Emergency legislation which permitted public service pay cuts described as draconian by unions has been renewed by the Government.

In a statement, Minister for Public Expenditure and Reform Paschal Donohoe revealed that an annual report on the operation and effectiveness of the Financial Emergency Measures in the Public Interest legislation, known as FEMPI, indicated that the legislation was still needed in 2016.

Public service unions have argued that the legislation should be repealed as the economy has recovered.

However, Mr Donohoe described the measures implemented under the act, which included pay cuts, increment freezes, the loss of allowances and longer working hours, as prudent and sustainable in the fiscal space currently available to the government.

He said they continue to make a "significant and vital contribution" to the public finances, having saved €2.2bn a year.

Noting that public service pay and pensions account for around a third of gross voted expenditure, he said the Government strongly believed that continued economic recovery was predicated "on continued prudent management of the public finances."

Mr Donohoe said that while real progress had made in tackling unemployment, driving down debt and deficit levels, and securing the public finances, the country was still borrowing over €13m a day to fund spending commitments.

He noted that the legislation also implements the Lansdowne Road Agreement, and allows the partial unwinding of the pay and pension reductions imposed on public servants.

AGSI to hold new ballot on Lansdowne Rd Agreement

AGSI President Antoinette Cunningham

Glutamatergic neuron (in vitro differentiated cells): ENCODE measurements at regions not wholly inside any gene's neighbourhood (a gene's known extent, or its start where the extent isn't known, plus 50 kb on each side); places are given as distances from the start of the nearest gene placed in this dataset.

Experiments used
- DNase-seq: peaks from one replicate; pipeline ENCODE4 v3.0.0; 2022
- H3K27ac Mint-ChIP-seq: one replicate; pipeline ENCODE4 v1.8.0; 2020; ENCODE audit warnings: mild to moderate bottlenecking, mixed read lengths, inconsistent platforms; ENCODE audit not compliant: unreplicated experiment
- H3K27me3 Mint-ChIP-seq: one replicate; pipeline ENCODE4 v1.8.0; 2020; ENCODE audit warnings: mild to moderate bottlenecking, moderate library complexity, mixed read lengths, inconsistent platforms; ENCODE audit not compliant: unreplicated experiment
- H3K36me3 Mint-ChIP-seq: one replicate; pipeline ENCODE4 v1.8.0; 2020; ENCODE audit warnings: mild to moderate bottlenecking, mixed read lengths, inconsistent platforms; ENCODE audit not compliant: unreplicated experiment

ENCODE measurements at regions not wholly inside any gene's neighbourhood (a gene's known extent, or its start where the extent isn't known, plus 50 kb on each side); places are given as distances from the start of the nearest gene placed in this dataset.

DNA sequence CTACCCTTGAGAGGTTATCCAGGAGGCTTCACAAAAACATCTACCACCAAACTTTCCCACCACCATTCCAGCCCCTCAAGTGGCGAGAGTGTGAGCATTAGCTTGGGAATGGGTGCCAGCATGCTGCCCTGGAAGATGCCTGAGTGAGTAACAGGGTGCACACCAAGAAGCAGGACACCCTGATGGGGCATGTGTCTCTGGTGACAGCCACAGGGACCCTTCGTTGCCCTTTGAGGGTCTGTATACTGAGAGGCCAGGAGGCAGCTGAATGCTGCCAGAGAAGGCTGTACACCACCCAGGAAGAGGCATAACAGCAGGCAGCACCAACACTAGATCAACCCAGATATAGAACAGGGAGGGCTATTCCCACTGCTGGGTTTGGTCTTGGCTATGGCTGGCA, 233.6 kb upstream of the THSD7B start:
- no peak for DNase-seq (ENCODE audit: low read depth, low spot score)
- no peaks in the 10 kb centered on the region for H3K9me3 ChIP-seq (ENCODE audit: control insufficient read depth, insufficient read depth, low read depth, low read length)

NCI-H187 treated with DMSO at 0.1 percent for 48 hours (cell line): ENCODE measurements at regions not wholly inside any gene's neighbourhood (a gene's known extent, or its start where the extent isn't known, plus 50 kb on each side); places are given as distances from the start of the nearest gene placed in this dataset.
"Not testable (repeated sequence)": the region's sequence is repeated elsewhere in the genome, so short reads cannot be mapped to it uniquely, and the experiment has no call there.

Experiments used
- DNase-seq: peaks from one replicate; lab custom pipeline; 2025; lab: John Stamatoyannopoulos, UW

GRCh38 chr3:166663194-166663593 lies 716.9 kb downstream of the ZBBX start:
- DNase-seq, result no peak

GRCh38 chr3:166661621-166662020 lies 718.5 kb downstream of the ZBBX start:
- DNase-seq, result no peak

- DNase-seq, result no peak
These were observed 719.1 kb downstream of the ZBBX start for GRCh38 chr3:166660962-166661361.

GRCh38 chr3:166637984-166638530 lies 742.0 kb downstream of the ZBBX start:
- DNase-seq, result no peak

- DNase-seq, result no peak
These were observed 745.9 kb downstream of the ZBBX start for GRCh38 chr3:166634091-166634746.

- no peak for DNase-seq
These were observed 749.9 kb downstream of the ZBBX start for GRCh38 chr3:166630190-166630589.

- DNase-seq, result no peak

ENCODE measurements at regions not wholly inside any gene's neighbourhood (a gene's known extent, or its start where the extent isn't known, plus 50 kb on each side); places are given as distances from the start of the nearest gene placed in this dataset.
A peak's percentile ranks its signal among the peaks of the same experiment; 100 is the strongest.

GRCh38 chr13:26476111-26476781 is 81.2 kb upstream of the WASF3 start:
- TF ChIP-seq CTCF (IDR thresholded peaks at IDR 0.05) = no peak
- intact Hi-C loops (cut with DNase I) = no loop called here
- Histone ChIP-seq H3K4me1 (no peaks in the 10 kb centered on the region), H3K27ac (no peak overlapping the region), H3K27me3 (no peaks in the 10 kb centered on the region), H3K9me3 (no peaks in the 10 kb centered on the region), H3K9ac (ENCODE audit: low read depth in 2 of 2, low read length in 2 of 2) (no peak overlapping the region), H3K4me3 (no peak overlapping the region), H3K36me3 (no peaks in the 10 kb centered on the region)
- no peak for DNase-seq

The Association of Garda Sergeants and Inspectors will re-ballot its members on the Lansdowne Road Agreement.

In a statement, the AGSI's national executive said it will "recommend acceptance of the revised LRA proposals based on a Government commitment to deal with issues around garda pay".

It said the ballot would take place in early August.

The AGSI is one of a small number of unions who have rejected the LRA. The unions face possible financial penalties for repudiating it from Friday when it comes into force.

AGSI President Antoinette Cunningham said the association "welcomes reassurances" that pay will be addressed by a garda organisation review, due to be completed within six months.

"We are satisfied that key issues for AGSI members including future pay negotiating rights and the European Social Rights Committee ruling will be addressed urgently. These matters were central to our rejection of the LRA initially.

"We will ballot our members in early August and we will be recommending support for the garda sectoral aspect of the agreement."

The Garda Representative Association has also rejected the LRA, and has said it will not re-enter talks